GRAMBLING La. – Almost a decade after the Legislature authorized a state museum to honor former Grambling State University (GSU) football coach Eddie G. Robinson, it will open on what would have been his 91st birthday.
New Notre Dame coach Brian Kelly will give the keynote address at the dedication on Saturday, Feb. 13. The evening before, Pittsburgh Steelers Coach Mike Tomlin headlines a corporate fundraising banquet.
Many former Grambling players, including Pro Football Hall of Famer Willie Davis, Doug Williams, and James “Shack” Harris, will join Secretary of State Jay Dardenne and local officials at the dedication.
Plans for the museum had setback after setback. But within months after Robinson’s death in 2007, the University of Louisiana System worked out a deal to house the museum on campus, and the Legislature approved the funding.
Robinson coached at GSU from 1941 to 1997 and in 1985 set a still-standing Division I mark for college football victories. But in Louisiana, Robinson was known as much for being a father figure to many of his players and shaping the university and broader community as he was for his coaching accomplishments.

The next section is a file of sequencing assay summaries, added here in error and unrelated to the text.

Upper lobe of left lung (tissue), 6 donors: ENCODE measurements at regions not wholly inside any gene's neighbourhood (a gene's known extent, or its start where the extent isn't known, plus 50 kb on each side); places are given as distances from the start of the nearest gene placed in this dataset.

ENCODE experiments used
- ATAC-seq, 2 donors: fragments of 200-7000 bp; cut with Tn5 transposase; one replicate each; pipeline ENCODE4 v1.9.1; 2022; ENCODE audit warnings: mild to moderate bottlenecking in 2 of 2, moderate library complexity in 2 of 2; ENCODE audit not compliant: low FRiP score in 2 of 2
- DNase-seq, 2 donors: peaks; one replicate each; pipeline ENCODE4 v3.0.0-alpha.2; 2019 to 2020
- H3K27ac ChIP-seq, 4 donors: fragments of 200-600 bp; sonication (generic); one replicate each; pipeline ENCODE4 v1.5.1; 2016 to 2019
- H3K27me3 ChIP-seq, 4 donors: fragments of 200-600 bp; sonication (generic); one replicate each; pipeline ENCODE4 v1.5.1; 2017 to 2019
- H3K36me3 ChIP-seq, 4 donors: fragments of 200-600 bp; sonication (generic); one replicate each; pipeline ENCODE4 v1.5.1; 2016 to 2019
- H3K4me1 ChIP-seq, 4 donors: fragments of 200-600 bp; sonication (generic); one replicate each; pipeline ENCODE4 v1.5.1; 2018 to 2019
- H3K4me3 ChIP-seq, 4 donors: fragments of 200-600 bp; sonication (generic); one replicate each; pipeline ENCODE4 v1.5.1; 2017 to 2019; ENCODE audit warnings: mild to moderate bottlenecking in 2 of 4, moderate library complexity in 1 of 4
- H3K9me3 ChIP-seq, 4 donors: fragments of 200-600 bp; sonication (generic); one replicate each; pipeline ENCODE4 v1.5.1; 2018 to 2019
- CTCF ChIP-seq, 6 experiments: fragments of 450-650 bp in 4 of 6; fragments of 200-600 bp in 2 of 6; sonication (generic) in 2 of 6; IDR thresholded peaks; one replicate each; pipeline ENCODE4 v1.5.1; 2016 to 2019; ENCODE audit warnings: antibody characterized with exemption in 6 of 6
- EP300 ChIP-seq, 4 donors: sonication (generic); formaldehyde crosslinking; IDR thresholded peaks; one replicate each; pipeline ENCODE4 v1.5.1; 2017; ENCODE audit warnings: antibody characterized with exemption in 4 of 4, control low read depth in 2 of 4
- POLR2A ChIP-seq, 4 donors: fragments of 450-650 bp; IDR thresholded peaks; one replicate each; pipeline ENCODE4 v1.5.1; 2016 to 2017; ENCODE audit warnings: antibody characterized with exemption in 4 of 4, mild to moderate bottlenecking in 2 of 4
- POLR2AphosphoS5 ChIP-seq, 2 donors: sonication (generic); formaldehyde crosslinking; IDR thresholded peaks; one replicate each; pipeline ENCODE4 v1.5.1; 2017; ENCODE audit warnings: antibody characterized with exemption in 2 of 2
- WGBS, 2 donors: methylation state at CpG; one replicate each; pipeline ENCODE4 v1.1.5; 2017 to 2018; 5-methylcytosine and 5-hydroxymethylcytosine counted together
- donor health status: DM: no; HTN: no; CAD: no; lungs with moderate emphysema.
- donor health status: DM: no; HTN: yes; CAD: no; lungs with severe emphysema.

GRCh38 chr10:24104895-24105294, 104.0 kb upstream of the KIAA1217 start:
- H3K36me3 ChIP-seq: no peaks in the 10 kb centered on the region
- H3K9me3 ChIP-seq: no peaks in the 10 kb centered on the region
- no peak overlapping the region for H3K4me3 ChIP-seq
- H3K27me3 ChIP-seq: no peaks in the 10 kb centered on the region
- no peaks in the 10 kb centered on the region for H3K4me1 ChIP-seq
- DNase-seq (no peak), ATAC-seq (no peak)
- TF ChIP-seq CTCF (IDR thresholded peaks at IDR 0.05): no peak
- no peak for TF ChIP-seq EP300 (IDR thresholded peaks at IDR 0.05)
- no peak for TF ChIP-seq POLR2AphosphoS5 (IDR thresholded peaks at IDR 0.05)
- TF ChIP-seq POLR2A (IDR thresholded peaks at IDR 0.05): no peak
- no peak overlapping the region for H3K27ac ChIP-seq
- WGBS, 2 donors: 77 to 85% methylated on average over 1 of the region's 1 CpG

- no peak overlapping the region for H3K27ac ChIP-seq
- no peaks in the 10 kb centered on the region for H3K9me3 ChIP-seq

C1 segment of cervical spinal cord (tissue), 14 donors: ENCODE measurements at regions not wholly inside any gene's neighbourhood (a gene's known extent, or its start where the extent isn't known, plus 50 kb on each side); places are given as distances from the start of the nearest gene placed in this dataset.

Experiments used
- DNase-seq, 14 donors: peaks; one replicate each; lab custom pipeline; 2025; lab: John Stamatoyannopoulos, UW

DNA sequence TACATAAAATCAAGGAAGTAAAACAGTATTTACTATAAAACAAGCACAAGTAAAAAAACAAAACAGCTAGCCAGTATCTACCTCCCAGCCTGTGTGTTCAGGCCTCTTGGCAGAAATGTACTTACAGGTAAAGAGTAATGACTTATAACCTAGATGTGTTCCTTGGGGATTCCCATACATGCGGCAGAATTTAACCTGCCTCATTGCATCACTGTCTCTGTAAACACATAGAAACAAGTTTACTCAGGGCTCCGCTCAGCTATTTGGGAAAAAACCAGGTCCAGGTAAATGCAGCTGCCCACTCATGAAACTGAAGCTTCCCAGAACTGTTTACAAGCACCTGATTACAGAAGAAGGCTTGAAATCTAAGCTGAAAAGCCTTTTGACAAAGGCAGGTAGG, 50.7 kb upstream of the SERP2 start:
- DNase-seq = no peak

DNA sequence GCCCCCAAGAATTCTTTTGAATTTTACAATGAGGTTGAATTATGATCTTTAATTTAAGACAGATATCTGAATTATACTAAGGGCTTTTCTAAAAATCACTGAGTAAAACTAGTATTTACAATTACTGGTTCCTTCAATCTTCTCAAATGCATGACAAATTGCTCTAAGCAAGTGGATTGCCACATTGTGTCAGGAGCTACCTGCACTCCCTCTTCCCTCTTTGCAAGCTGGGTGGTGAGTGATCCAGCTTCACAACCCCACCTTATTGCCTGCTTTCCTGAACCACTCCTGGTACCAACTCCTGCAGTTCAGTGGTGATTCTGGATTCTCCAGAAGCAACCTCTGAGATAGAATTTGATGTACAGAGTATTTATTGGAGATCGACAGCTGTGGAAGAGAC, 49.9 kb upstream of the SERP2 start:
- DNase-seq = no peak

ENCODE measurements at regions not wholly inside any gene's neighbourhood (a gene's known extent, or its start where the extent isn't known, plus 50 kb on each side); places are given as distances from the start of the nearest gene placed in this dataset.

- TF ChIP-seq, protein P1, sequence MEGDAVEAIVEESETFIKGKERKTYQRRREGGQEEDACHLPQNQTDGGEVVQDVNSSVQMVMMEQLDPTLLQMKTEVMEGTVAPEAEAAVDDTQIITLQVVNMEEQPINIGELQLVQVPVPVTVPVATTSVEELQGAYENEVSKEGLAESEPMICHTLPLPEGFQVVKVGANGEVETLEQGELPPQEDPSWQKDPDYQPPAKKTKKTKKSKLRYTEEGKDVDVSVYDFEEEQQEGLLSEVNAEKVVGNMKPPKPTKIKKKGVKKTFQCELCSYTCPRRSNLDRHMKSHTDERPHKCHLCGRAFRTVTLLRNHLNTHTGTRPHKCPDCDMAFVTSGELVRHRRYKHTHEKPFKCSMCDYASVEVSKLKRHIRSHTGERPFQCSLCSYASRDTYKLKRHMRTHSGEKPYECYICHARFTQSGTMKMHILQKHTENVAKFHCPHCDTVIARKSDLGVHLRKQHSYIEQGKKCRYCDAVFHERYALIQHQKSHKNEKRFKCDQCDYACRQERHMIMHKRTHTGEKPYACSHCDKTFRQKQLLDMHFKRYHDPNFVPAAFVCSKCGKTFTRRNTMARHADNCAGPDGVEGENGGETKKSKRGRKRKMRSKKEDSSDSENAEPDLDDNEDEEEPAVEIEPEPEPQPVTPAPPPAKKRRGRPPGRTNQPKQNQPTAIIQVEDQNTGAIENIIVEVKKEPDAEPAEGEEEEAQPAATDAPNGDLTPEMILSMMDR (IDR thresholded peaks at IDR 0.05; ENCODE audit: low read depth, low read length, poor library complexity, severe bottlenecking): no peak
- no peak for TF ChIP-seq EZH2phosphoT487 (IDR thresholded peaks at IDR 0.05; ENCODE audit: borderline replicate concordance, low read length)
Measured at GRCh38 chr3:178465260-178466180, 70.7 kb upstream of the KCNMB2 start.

“Just the name Eddie Robinson sends shock waves,” interim GSU President Frank Pogue said. “It’s possible it sends a stronger wave beyond the borders of Louisiana; he was such a figure in the broader world.”
A life-sized, bronze statue of Robinson stands just inside the museum.
Other exhibits include a time line of Robinson’s life, a theater that will show an 8 to 10 minute Robinson documentary film, an NFL room that will highlight the more than 200 players that played professional football after playing for Robinson, and an interactive area where kids can throw a football to a mock receiver and hear Robinson’s voice recorded during practices giving them tips and encouragement.
The museum could eventually become part of the African-American Heritage Trail, which the state created a few years ago as part of an effort to highlight the state’s rich history and increase tourism.
“I think it’ll become one of the real rallying points for the state, for Lincoln Parish and Monroe all the way down,” said Sailor Jackson, director of audio, film and video for the Louisiana Secretary of State’s office.